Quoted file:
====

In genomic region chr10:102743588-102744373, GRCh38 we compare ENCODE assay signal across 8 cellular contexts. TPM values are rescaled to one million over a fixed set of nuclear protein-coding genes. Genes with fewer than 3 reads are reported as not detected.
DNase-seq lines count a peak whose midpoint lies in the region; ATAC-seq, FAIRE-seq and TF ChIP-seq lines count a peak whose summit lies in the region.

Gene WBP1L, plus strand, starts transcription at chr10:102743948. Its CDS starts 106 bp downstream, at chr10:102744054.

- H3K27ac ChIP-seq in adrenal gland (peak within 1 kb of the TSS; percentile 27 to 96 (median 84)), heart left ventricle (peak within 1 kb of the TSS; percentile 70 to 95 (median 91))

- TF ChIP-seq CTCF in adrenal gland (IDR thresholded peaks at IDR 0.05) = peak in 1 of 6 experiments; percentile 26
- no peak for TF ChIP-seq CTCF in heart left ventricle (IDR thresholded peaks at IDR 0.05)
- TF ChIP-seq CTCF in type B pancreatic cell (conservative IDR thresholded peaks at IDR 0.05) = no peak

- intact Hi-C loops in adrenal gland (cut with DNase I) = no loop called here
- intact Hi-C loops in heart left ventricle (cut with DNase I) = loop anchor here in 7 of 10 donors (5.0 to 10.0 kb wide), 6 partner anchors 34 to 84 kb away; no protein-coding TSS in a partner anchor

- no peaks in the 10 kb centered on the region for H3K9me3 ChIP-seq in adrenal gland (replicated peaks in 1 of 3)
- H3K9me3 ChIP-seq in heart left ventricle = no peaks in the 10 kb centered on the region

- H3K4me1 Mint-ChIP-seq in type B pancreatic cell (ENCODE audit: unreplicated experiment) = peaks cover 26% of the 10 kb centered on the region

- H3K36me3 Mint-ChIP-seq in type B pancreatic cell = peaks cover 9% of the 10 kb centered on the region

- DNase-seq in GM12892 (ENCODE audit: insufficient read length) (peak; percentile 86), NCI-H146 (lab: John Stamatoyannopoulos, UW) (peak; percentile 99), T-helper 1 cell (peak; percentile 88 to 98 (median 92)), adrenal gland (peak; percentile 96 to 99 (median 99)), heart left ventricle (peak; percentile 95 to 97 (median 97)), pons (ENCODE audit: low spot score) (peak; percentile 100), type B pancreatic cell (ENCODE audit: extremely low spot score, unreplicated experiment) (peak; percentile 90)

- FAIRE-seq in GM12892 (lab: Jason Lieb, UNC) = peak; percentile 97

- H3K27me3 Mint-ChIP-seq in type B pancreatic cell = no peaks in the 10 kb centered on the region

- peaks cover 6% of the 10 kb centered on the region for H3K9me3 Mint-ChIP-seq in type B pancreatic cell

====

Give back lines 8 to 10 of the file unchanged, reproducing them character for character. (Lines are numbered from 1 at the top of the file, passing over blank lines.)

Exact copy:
- intact Hi-C loops in adrenal gland (cut with DNase I) = no loop called here
- intact Hi-C loops in heart left ventricle (cut with DNase I) = loop anchor here in 7 of 10 donors (5.0 to 10.0 kb wide), 6 partner anchors 34 to 84 kb away; no protein-coding TSS in a partner anchor

- no peaks in the 10 kb centered on the region for H3K9me3 ChIP-seq in adrenal gland (replicated peaks in 1 of 3)